Movie Review: The Post

Meryl Streep and Tom Hanks fight the power in Steven Spielberg's '70s journo-drama.


The Post
Twentieth Century Fox

The Post doesn't do the one key thing that director Steven Spielberg apparently hoped it would. In Spielberg's view, the 1971 attempt by the Nixon Administration to prevent The New York Times and The Washington Post from publishing the purloined Pentagon Papers was analogous to Donald Trump's hostile mockery of the mainstream press of today. But the leaking of the Pentagon Papers—a damning RAND Corporation analysis of 22 years of U.S. interference in Southeast Asia—was seen as a major First Amendment issue by the two newspapers, framed as a violation of the Espionage Act by the administration, and ultimately had to be adjudicated by the Supreme Court. (The newspapers won.) Trump hasn't attempted anything like this (yet); and it should also be noted that he's not the only American mocking the press these days.

So Spielberg's intention to make a chiming connection between that era and this one doesn't hold up. What he has produced instead is a rather old-fashioned movie about constitutional idealism—a big-league-journalism drama that inevitably lacks the thrills of the more sinister Watergate classic, All the President's Men.

Which is not to say that The Post is a bad movie. Being a Spielberg film, it has the gratifications of a seamlessly well-made feature. And it's so deftly edited that it often feels thrilling as it wings along through its talk-centric story. Best of all, it has Meryl Streep, giving one of her master-class performances as the late Washington Post publisher Katharine Graham, who was prepared to sacrifice her paper on the altar of freedom of the press. Graham was a diffident and insecure woman: her father had left the Post to her husband, Philip, rather than to his own daughter—who wound up running the paper, to the dismay of its all-male board, only after Philip's suicide. Streep's great accomplishment here is to compel our attention—by the subtlest of means—as this initially submissive woman slowly blossoms into the person who was strong enough to make the most important decision in her paper's history.

The rest of the cast is very fine: Tom Hanks as Post executive editor Ben Bradlee (the role played by Jason Robards in All the President's Men); Bob Odenkirk as indefatigable reporter Ben Bagdikian, who enabled the Post to elbow its way into the Pentagon Papers story after The New York Times initially broke it; Michael Stuhlbarg as Times managing editor Abe Rosenthal, another First Amendment warrior; and Bruce Greenwood, who portrays Robert McNamara, a conflicted Secretary of Defense during the Vietnam years, with shining sensitivity.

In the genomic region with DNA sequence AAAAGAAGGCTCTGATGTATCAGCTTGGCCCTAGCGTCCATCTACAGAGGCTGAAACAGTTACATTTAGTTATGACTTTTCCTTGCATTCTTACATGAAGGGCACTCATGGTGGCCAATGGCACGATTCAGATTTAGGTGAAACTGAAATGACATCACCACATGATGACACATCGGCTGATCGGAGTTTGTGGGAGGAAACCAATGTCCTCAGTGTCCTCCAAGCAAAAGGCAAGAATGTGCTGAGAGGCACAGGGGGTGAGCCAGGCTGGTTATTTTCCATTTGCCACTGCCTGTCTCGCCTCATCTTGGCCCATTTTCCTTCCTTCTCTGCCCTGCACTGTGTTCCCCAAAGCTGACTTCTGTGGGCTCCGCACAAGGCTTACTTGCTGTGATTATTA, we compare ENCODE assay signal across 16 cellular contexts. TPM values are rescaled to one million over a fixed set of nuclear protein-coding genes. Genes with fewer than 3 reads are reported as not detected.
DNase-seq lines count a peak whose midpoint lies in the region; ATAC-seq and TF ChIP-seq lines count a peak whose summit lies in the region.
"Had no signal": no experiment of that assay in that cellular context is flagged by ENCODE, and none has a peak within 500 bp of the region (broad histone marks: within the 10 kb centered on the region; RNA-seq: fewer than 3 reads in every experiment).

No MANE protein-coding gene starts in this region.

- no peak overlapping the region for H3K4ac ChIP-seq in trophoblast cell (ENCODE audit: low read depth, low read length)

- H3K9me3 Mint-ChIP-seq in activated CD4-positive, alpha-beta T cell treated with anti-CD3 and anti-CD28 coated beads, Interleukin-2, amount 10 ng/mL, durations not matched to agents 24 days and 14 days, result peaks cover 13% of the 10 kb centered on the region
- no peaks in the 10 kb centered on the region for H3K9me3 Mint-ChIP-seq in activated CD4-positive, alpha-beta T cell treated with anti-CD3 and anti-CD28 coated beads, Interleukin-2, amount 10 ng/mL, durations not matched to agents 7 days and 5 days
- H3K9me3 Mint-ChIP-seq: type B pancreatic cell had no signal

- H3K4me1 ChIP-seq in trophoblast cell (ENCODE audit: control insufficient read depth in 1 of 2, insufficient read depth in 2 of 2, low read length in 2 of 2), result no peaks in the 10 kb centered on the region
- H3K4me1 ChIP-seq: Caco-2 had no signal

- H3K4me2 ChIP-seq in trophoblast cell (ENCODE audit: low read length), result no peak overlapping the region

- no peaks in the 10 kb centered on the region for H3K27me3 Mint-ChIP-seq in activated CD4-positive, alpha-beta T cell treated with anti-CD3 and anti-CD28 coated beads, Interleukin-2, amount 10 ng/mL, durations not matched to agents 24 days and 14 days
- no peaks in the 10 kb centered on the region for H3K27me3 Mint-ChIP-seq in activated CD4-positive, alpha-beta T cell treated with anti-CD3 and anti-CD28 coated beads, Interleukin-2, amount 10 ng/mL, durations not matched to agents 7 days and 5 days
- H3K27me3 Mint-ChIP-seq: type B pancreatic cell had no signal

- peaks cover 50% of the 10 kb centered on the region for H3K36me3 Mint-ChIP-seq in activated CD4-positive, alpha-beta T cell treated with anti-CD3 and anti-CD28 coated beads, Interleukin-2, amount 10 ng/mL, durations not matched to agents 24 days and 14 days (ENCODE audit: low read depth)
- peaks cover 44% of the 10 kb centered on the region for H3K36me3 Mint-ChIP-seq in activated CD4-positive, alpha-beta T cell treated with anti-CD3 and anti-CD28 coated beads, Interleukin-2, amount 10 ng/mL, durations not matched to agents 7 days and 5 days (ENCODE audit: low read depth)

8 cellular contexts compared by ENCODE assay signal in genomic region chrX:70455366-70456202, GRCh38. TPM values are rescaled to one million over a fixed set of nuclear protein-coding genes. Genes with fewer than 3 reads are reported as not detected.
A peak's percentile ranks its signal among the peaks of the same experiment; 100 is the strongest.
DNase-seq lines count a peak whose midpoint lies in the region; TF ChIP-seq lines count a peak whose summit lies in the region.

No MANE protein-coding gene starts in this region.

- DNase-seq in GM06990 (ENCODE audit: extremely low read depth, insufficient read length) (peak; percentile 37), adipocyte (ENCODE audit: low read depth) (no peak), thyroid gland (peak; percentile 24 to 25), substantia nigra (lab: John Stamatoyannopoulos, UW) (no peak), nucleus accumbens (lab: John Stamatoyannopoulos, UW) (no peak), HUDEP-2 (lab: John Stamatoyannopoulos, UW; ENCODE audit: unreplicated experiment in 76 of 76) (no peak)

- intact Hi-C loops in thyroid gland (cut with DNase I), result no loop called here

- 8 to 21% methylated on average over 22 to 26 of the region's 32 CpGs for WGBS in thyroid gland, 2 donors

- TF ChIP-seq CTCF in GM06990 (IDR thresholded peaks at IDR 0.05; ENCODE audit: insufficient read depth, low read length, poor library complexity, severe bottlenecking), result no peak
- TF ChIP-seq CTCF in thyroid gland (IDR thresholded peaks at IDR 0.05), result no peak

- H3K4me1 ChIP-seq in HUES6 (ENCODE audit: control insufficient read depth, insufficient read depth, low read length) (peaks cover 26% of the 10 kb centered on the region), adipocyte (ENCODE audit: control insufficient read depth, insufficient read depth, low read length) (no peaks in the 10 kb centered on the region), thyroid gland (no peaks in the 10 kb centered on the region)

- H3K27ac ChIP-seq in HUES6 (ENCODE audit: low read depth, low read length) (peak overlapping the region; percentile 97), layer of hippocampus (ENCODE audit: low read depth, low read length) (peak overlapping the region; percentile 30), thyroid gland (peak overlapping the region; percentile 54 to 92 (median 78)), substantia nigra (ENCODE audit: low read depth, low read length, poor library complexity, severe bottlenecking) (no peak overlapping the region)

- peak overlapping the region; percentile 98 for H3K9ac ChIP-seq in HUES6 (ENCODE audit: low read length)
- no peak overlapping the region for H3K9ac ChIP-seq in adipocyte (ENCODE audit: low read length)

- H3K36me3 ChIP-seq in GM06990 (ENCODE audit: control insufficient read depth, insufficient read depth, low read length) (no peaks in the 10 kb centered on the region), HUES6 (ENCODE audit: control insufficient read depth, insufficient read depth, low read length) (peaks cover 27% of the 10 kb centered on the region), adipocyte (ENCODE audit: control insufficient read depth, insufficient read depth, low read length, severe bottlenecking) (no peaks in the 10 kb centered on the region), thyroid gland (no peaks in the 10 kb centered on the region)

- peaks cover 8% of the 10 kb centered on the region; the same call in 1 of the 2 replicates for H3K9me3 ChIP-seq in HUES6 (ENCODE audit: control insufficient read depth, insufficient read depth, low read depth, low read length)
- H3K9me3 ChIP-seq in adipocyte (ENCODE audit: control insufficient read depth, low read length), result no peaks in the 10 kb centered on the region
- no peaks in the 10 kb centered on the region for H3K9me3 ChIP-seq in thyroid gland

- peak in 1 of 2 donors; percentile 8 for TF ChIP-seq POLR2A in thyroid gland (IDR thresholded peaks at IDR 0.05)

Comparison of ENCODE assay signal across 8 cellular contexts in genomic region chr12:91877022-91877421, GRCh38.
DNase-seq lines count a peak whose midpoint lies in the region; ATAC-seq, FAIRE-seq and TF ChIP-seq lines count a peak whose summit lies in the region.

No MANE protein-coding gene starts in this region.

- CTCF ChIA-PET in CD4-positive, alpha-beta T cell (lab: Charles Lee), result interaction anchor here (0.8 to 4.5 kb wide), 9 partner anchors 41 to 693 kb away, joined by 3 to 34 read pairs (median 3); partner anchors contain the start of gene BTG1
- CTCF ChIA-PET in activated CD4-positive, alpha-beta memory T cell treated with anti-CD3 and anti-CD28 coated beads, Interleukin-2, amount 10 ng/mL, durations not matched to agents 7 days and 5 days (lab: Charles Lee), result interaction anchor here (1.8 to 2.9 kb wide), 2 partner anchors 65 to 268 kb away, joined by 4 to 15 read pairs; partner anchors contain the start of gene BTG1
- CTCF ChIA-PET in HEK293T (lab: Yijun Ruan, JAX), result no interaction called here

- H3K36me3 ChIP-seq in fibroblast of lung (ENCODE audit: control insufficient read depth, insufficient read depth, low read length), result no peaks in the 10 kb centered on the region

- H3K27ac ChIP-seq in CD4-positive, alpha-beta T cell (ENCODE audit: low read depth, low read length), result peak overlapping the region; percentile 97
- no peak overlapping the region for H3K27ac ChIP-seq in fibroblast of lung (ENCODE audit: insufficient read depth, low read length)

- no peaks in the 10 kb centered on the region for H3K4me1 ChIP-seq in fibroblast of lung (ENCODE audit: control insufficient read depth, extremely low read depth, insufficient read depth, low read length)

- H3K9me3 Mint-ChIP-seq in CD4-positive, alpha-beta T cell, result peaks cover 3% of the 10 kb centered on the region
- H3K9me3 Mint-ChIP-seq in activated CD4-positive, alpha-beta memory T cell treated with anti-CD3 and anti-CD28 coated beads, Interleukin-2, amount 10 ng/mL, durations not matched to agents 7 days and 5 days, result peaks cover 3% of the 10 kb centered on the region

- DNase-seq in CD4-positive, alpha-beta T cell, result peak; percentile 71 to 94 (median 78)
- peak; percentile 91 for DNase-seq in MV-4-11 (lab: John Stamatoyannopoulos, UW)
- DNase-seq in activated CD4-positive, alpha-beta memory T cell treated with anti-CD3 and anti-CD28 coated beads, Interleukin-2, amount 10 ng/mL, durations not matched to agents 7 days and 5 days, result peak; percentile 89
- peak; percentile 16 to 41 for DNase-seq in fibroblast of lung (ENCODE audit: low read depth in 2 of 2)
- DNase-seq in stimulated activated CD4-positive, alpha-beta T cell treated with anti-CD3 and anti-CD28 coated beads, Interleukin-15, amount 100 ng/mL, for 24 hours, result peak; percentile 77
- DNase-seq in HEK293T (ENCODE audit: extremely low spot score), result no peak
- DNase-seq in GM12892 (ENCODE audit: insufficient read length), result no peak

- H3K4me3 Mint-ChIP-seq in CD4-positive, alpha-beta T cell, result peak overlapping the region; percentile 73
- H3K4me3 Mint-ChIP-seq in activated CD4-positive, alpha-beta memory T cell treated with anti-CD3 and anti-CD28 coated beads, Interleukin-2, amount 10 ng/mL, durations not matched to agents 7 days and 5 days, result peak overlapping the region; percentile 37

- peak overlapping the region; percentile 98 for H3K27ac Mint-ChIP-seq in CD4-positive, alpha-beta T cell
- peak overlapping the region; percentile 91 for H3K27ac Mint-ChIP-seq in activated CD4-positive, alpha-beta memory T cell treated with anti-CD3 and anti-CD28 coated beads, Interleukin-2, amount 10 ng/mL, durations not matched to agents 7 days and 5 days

Spielberg sketches in the story's background with brisk efficiency. He starts in 1966, with Daniel Ellsberg (Matthew Rhys), a RAND Corporation "observer," moving through a Vietnam jungle along with the U.S. troops with whom he is embedded. Ellsberg has become familiar with the scaffolding of lies upon which the Vietnam debacle has been built, and he is now completely opposed to the war. He steals and copies part of a voluminous Pentagon analysis of the long-running conflict—a story rife with rigged elections, covert operations, and Geneva Convention violations—and makes it available to a Times reporter.

Spielberg has Bradlee becoming aware that something big is up at the rival paper for the wispiest of reasons (he saw the Times's Rosenthal looking "mighty smug"). Maybe it did happen that way, but it's not persuasive as presented here. Nor is Bradlee's impulsive decision to dispatch a young staffer to the Times building in New York to just hang around and report back on what he hears or sees. (As it happens, he does see something.)

The Post will probably be popular among media people—it's about them. The movie isn't any kind of masterpiece, though. Spielberg shot it very quickly while still working on his next film, Ready Player One, and there are a few parts, especially toward the end, that might have benefitted from further thought. (For instance, the scene in which Graham descends the steps of the Supreme Court in triumph while a crowd of young women gazes at her in goopy adoration.) But the picture has some memorable scenes, too, chief among them the ones in which Bradlee contemplates the shifting shadows of journalistic morality. (The real Bradlee was a weekly White House dinner guest during the Kennedy years.) And Sarah Paulson, who has a small role as Bradlee's wife, Tony, has a resonant moment when she explains to her husband that he's no hero for pushing Graham to publish the Pentagon papers. He has nothing to lose, she says: he'll always be acclaimed, and can always get another job. Graham, a woman alone in a disapproving man's world, is risking everything.